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|Title:||Does Contributing to a Knowledge Building Dialogue Lead to Individual Advancement of Knowledge?|
|Publisher:||International Society of the Learning Sciences|
|Citation:||Chuy, M., Zhang, J., Resendes, M., Scardamalia, M., & Bereiter, C. (2011). Does Contributing to a Knowledge Building Dialogue Lead to Individual Advancement of Knowledge?. In Spada, H., Stahl, G., Miyake, N., & Law, N. (Eds.), Connecting Computer-Supported Collaborative Learning to Policy and Practice: CSCL2011 Conference Proceedings. Volume I — Long Papers (pp. 57-63). Hong Kong, China: International Society of the Learning Sciences.|
|Abstract:||The goal of this research is to examine the extent to which contributing to a Knowledge Building online dialogue can predict individual advancement of knowledge for Grade 4 students. Based on the procedures of grounded theory (Glaser & Strauss, 1967), we examined notes that grade 4 students entered into an online discourse environment (Knowledge Forum) and developed the following empirically grounded list of contributor roles: asking thought-provoking questions, theorizing, experimenting, working with evidence, creating syntheses and analogies, and supporting discussion. Regression analysis was performed to examine whether any of these roles can predict various measures of individual knowledge advancement. The analysis revealed two significant predictors: theorizing and working with evidence. Theorizing accounts for variation in scientificness of students' ideas as well as knowledge test scores; working with evidence predicts epistemic complexity of students' portfolios. These results inform next steps in creating classroom interventions and technology tools for collaborative knowledge creation.|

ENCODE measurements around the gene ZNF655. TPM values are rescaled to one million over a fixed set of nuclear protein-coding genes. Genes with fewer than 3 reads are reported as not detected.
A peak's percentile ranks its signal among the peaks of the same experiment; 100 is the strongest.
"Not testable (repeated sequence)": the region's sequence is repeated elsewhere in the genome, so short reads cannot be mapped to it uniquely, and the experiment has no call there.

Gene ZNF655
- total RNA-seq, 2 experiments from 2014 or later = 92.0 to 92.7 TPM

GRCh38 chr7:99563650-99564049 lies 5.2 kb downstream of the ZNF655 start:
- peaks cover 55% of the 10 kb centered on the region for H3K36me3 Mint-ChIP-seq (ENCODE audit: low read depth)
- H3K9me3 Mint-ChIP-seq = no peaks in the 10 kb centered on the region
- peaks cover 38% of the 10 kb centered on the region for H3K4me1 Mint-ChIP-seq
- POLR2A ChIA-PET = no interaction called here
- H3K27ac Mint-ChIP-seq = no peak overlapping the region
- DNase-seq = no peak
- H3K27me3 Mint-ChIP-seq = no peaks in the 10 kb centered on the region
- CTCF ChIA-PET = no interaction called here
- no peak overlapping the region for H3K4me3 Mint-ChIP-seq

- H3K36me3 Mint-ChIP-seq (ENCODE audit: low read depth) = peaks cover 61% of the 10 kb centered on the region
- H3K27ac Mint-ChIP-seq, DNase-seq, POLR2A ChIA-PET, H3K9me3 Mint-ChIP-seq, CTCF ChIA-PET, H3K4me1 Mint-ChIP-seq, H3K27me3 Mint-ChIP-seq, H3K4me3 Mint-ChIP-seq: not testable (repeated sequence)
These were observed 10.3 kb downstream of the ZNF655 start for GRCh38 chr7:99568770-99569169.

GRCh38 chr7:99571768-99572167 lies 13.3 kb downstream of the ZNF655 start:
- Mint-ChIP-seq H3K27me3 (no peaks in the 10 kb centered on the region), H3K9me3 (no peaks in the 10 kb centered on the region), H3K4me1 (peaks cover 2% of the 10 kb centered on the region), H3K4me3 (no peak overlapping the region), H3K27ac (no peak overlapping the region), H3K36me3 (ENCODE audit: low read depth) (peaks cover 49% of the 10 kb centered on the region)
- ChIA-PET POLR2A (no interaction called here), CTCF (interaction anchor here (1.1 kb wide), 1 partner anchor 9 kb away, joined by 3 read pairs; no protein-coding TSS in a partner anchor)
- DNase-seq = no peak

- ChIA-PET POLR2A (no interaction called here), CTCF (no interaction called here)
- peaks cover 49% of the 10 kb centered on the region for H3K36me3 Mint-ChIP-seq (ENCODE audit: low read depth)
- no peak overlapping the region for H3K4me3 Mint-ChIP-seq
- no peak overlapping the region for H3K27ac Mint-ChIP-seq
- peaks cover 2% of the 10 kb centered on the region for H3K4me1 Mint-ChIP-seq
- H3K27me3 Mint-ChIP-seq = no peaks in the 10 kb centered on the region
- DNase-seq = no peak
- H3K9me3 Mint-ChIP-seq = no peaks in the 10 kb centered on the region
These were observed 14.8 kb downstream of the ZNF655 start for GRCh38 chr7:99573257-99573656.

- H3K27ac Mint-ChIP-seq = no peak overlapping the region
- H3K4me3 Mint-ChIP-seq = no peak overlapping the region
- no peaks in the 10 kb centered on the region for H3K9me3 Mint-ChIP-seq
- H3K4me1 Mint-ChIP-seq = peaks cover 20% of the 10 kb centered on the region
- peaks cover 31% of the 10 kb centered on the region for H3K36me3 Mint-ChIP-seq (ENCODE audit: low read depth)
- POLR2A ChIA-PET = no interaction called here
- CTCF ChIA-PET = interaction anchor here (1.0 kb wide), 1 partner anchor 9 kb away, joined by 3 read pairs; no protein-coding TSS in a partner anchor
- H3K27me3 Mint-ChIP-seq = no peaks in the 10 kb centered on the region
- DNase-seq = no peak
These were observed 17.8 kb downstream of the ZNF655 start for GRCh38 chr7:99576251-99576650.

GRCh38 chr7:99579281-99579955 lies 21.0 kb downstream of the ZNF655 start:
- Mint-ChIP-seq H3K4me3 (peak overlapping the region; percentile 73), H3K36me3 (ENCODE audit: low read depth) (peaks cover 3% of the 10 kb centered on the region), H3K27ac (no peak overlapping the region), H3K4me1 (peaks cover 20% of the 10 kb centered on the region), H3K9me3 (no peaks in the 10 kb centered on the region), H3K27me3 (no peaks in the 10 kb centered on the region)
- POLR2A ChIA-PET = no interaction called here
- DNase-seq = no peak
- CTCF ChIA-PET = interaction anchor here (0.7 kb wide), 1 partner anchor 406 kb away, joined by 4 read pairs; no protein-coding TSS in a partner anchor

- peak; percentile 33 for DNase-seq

|Appears in Collections:||CSCL 2011|
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